Tucked away deep in the woods at the southern edge of the Tug Hill region of New York. Dragonwood is our off-grid sanctuary. Six acres of pond and gardens bordered by forest on three sides.
The project began in 1995, when after a long search, Debe and I purchased the property from a local logger. To date we have built a cabin, a bridge, out house and a shed in addition to expansive gardens and stone work. We have a generator, propane lights, grill, a wood stove and modest solar system. A dug well and small stream suitable for watering gardens and other needs and a nearby spring for drinking water.
The Dragonwood Chronicles will serve to document the project with photographs and notes. Future projects will include additions to the cabin, a root cellar and a studio building.
Comments and questions are always welcome.
We enjoy hearing from people who visit Dragonwood Chronicles. Please feel free to leave a comment or ask questions.
Many readers of this blog share my interest in the lives of Helen and Scott Nearing. This book will be of interest to those same folks. Here is a review I found on the book "Almost Utopia".
Reprinted from Amazon.com
By Elaine Beckwith
Elaine Beckwith Fine Art, Jamaica, Vermont
This review is from: Almost Utopia: The Residents and Radicals of Pikes Falls, Vermont 1950 (Paperback)
The photographs contained in this volume capture a remarkable slice of time in an isolated community on the cusp of change. The pure artistry of these candid shots and the skillful ability of Rebecca Lepkoff, an outsider, to place herself and her camera so unobtrusively before her subjects were remarkable. Rebecca is not present in her photographs: only her subjects, clear, rough-hewn, and strong. These images celebrate the commonplace with freshness and authenticity, frozen in time yet profoundly alive in their moment and, through Rebecca's skill, uncannily alive in our time as well.
The accompanying essay by Nearing scholar Greg Joly places the people, the community and the photographs in historical context. Joly ties the people to place; the rugged character of the land is reflected in the character of the folks who settled in this isolated environment.
This book is interesting on many levels: the artistry of the photographs; the historic association of the "intentional communities" of radicals and others who migrated to the isolation of this Vermont valley; and recognition of the hardscrabble locals who had lived subsistence lifestyles in this rocky landscape for generations.
The U.S. Congress sets a federal budget every year in the trillions of dollars. Few people know how much money that is so we created a breakdown of federal spending in simple terms. Let's put the 2011 federal budget into perspective:
* U.S. income: $2,170,000,000,000
* Federal budget: $3,820,000,000,000
* New debt: $ 1,650,000,000,000
* National debt: $14,271,000,000,000
* Recent budget cut: $ 38,500,000,000 (about 1 percent of the budget)
It helps to think about these numbers in terms that we can relate to. Therefore, let's remove eight zeros from these numbers and pretend this is the household budget for the fictitious Smith family:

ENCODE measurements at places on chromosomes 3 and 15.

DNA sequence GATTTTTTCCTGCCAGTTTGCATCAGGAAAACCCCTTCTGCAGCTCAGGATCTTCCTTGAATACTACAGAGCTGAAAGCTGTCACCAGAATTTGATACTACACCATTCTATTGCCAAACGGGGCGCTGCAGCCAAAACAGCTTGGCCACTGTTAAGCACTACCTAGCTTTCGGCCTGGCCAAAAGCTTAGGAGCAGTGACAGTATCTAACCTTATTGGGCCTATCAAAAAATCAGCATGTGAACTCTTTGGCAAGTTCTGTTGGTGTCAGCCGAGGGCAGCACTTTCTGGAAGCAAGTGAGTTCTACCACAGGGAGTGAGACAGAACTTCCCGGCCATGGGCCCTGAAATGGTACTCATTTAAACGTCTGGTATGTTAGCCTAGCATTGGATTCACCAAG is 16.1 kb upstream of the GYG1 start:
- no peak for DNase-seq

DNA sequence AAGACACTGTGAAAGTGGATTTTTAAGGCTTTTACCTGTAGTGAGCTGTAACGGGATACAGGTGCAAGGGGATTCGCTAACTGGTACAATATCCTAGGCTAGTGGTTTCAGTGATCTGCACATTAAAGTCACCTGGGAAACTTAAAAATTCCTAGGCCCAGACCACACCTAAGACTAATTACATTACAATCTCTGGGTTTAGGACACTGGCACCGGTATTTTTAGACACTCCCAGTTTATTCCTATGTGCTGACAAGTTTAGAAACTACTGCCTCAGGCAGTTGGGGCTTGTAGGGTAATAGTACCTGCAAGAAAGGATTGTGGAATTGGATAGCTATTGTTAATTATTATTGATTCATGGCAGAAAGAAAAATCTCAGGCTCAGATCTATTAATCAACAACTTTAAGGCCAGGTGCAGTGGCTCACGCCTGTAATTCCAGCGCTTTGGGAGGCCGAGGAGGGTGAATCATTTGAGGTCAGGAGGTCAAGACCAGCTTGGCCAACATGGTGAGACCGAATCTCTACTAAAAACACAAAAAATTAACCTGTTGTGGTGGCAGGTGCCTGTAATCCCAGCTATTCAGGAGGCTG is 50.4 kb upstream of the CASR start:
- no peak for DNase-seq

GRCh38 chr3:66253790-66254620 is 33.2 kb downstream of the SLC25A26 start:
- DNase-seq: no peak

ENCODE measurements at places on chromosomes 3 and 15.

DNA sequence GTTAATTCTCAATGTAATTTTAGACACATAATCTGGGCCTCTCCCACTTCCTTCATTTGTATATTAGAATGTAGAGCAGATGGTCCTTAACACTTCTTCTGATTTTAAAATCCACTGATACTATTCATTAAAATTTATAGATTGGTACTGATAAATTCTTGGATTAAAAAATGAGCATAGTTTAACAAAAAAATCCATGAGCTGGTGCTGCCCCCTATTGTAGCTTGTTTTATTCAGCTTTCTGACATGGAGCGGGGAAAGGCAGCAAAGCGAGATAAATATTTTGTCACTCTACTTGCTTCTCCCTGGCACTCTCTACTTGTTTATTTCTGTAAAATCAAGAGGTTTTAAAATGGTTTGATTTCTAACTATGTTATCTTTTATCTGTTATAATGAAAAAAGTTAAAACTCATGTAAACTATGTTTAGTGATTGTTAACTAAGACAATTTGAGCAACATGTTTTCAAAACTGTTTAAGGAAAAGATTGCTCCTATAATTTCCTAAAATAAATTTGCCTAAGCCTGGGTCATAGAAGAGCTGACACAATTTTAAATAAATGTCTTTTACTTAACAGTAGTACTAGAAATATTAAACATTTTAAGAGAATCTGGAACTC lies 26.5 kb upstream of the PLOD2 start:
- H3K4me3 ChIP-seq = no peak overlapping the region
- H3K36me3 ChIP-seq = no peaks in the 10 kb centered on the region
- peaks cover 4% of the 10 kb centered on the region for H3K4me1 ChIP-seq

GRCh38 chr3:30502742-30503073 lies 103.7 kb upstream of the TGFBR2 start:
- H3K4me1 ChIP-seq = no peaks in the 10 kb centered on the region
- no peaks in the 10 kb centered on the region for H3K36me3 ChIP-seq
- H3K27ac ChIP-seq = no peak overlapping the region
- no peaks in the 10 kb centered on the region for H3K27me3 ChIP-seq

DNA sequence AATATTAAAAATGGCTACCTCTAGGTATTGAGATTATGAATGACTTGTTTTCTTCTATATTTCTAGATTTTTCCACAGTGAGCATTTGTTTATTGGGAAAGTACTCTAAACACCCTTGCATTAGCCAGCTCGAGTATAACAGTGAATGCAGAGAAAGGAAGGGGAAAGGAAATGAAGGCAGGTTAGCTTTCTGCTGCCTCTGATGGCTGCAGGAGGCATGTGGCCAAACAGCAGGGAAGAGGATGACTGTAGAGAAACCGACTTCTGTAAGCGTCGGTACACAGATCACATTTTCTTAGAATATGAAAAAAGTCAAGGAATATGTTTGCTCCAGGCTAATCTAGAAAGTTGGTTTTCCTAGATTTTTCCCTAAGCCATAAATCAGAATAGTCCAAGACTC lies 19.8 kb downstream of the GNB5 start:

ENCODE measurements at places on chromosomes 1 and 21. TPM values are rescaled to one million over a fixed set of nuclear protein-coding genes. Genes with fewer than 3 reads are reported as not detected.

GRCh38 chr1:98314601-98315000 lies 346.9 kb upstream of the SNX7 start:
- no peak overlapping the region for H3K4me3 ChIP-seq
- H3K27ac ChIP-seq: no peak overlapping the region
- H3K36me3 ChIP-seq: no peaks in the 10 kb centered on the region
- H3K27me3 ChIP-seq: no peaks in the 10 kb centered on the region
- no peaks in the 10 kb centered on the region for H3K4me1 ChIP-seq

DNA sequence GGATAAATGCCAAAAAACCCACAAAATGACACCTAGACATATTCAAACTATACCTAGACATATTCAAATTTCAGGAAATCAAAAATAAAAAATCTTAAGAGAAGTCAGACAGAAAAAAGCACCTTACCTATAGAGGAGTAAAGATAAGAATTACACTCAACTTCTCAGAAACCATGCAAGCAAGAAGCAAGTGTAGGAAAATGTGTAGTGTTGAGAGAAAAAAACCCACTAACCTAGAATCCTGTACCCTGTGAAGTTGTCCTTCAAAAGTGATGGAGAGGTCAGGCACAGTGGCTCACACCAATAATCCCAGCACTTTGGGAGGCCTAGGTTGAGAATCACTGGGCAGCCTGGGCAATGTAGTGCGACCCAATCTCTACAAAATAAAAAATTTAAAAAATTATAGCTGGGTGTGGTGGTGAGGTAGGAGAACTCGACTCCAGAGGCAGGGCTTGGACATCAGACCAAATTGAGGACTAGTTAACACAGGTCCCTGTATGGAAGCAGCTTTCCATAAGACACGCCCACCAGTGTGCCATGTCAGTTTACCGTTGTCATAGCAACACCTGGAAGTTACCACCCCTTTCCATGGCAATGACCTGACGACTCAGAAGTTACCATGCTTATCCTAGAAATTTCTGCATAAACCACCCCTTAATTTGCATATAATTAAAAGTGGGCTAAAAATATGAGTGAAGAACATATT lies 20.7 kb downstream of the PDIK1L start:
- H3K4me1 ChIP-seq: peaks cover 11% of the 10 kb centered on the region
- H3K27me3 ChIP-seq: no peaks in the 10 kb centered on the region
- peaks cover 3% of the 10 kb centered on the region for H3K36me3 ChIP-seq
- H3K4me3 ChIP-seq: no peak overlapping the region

* Total annual income for the Smith family: $21,700
* Amount of money the Smith family spent: $38,200
* Amount of new debt added to the credit card: $16,500
* Outstanding balance on the credit card: $142,710
* Amount cut from the budget: $385
Does the US have a spending problem? It appears we do!
Thought I post a few photos of this summers gardens. It's been a hectic summer with selling the business and getting ready for our move to Florida (winters) so the garden has been put on the back burner. Despite the neglect it's doing quite well. We have perhaps the best tomato crop in recent years. We tried a new variety of pole beans that are excellent. Our garlic harvest was good as it always seems to be.
The weeding has gotten away from me a bit more than is typical.
In these photos you see my grand daughter Kaitlyn (4) looking for "Jack in the Bean Stock", also our outstanding horse radish, and my cucumbers that I grew on a trellis for the first time. So far so good.
Like most rural locations across the northeastern part of North America we have a huge white tail deer population. Seems deer love to eat Hosta. We now have hundreds of Hostas and well over forty different varieties.
In past years the deer didn't bother with our Hosta collection until fall when they were about to go dormant anyway, so we didn't care much when they browsed off the foliage. Last year they decided about the end of June to devour our collection. Luckily Hosta are very resilient and come back with out any problem the next spring. We set out to try a host of different tricks to try to keep the deer from feasting on Deb's babies. Nothing really seemed to work and this year by the middle of July half of our collection has been wiped out by these hungry critters.
On the reccomendation of a local nursery we have purchased and applied Bobbex Deer Repellent to the ones that remain untouched. The nursery claims this is a good product and I hope it is.
We will let you all know how this works and what we think of it.
We would also like to hear about any other ideas you may have. Please feel free to share your experiences good and bad with deer repellent, tricks or products.